BD: It just depends.
HD: So it is a fairly significant investment to get to the point where you can say here's a piece I can play from start to finish.
BD: And actually it increases from there, so to get better, your practice time goes up and the investment goes up. And the bagpipe's physical. It takes a while even when you know the tunes on the practice chanter, it takes a while--to get the coordination primarily--to play the pipes. It's not really a lung power thing. Nine-year old girls, very small petite people play the pipes, and play them very very well.
HD: So how does the bag work? I was trying to figure out the physics. Is there a one-way valve so that when you blow air in, it can't come back out the stem?
BD: Now there are. When I started playing, they had leather valves that always leaked. You just use your tongue. So yes, but that's the way it works. You really don't want air coming back out, and you fill the bag and the bag supplies air to the three drone reeds--which are the tall sticky-up things--and the chanter reed. So you have four reeds: one double-bladed reed and three single-bladed reeds.
HD: So the single-bladed reeds are for the drones.
BD: Correct. And that's a constant tone. You see me fiddling around with them, you spend a lot of time tuning them. It's a relatively unstable system, because you've got four reeds that all have to be working fairly properly to get it to sound good.
HD: So I've lived in Ann Arbor close to ten years now, and I can remember there's been some summer evenings, more than one, when we've been strolling around downtown, there's been a bagpiper just wandering around the downtown area. Would that have been you?
BD: Could have been. This summer I was playing at the First Fridays, so I played at those.
HD: No, this was a guy who just sort of walks up and down the sidewalks playing. So not really ...
BD: ... Hmmmmm ...
HD: ... a part of any particular event, just sort of as a public benefit.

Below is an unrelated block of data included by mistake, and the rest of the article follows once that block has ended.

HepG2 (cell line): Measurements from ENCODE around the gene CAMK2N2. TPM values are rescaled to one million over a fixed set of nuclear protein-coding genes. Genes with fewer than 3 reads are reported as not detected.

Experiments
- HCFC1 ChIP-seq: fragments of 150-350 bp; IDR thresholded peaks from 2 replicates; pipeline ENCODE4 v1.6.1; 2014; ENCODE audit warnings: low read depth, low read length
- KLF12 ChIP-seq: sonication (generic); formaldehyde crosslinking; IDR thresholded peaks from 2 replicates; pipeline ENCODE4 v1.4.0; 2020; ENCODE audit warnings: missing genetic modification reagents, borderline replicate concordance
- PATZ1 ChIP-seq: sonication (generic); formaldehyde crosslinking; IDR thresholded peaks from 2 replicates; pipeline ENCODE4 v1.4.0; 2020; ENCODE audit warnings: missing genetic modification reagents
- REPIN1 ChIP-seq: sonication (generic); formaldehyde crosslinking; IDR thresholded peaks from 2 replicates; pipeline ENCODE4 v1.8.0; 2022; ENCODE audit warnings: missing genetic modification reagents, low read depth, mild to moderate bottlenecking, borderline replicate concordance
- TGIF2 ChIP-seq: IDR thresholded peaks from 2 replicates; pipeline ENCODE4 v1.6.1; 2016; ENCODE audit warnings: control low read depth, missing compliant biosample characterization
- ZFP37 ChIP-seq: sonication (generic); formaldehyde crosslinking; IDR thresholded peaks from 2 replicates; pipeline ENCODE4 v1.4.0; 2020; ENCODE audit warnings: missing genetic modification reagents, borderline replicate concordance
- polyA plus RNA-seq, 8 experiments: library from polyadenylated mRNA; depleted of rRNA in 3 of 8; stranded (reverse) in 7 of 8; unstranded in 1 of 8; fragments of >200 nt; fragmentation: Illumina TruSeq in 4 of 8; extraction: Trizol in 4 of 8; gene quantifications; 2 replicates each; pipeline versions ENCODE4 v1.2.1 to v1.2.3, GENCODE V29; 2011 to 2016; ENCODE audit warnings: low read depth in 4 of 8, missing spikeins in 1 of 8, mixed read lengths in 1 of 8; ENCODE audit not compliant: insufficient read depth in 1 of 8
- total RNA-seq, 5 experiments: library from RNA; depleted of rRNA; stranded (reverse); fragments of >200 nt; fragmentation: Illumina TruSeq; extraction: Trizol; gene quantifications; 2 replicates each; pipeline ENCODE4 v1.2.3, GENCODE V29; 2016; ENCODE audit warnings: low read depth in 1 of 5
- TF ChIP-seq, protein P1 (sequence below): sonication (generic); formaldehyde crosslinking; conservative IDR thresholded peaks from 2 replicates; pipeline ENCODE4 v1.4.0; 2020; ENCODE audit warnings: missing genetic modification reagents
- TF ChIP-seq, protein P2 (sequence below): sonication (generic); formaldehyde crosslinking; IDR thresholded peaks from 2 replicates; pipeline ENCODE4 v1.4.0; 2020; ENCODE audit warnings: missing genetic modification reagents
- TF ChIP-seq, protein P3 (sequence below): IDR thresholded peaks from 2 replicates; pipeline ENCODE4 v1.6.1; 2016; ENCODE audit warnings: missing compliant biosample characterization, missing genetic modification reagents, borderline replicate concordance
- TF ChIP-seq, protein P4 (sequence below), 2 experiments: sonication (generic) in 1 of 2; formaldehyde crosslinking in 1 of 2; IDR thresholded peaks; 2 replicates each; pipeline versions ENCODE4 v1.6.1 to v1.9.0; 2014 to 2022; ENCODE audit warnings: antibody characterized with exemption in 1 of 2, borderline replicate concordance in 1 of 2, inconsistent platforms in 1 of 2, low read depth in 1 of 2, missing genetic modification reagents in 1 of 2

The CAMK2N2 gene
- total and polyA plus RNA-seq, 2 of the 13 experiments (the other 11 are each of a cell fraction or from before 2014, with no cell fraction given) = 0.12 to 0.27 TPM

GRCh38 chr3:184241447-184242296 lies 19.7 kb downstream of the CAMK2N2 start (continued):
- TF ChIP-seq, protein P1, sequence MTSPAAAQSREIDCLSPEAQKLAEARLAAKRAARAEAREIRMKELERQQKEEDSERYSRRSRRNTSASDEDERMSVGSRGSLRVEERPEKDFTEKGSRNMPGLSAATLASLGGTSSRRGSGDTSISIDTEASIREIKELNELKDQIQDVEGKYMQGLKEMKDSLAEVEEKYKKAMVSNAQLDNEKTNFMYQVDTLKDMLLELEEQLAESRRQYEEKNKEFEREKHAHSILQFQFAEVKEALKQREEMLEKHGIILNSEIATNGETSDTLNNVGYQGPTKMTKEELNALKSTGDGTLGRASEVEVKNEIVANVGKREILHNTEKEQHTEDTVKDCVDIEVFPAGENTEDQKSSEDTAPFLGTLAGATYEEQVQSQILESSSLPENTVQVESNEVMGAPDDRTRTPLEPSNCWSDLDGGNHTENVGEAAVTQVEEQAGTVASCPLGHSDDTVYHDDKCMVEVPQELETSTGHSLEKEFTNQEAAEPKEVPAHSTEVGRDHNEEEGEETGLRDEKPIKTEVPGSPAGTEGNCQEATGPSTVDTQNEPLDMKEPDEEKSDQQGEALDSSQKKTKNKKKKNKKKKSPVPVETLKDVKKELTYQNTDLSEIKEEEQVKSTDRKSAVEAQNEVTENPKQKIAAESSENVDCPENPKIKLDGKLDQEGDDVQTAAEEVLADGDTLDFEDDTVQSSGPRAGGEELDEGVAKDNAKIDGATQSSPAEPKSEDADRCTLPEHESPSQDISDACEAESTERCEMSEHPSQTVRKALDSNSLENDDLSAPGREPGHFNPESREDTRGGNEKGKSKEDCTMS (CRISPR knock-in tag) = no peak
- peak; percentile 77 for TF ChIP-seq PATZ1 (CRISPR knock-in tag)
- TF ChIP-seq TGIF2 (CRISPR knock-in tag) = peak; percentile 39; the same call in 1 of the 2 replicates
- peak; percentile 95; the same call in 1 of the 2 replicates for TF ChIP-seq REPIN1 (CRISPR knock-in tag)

BD: Probably not me. By nature I'm shy, and so I don't tend to be very demonstrative about the pipes. I play inside during the summertime. I try to keep it to sanctioned events, if you will [laugh]. That wouldn't be me. I'd be interested to know who it is, though.
HD: Well, the other piper I've seen, and this was one specific occasion, down over by 415 Washington where the City has its maintenance facility and there's this driveway--and this would have been about four or five years ago--we were walking home from downtown, and there was this guy just pacing back and forth up and down that driveway, in a full kilt and bagpipes. Now based on where I now know you work, which is not far from the maintenance facility, I thought, Gosh, maybe that was Bob!
BD: Could be. We've certainly played down there. The band--I play for the Ann Arbor Pipes and Drums--we play at the various festivals in Ann Arbor in the summertime, and frequently we'd use that as a warm-up place. One of our guys who used to play with the band was one of the City people and we could use that lot to warm up in and that sort of thing. So if it was a red kilt it was probably one of us!
HD: So you mentioned the Ann Arbor Pipes and Drums, you're the Pipe Major for that, um, band, right?
HD: Now 'band' that's the appropriate term?
BD: Right, band. Herd of cats, sometimes.
HD: When I had Dave Sharp--he's a jazz bassist--on the teeter totter, he was saying that a lot of his instruction from his mentors, and what he tries to accomplish with his own students, involves trying to remember as you play that you're trying to convey some kind of emotion. So I'm wondering, as Pipe Major, you're in some sense in charge of all these pipers, does it ever come up that you'd say, Look guys, when we're playing The Meeting of the Waters, we gotta remember that this is a song about the blending of the beauty of nature and the beauty of friendship in the context of that nature! Or is it mostly about just getting the notes right?
BD: Well, getting the notes right is certainly an important component. Melodies in Scottish music particularly, are frequently recycled. Meeting of the Waters is a great tune. I like the tune a lot. I'm not sure what it means as far as the emotion we want to convey, but the melody does have emotion. You do try to bring out that emotion and convey it as best you can. And some tunes, you can tell, they're clearly a sad tune versus a clearly happy tune. And you try to bring out those emotions. For the most part, you kind of get out of it what you put into it. So there'll be times when we're playing along and it'll just be flat--not pitch-wise, it'll just be flat, emotionless. And you can tell that very easily. You try to bring the best music you can out of the tune you're playing. It might be the same thing as what a jazz musician is thinking about, but I don't think it's as focussed as what he might have been thinking.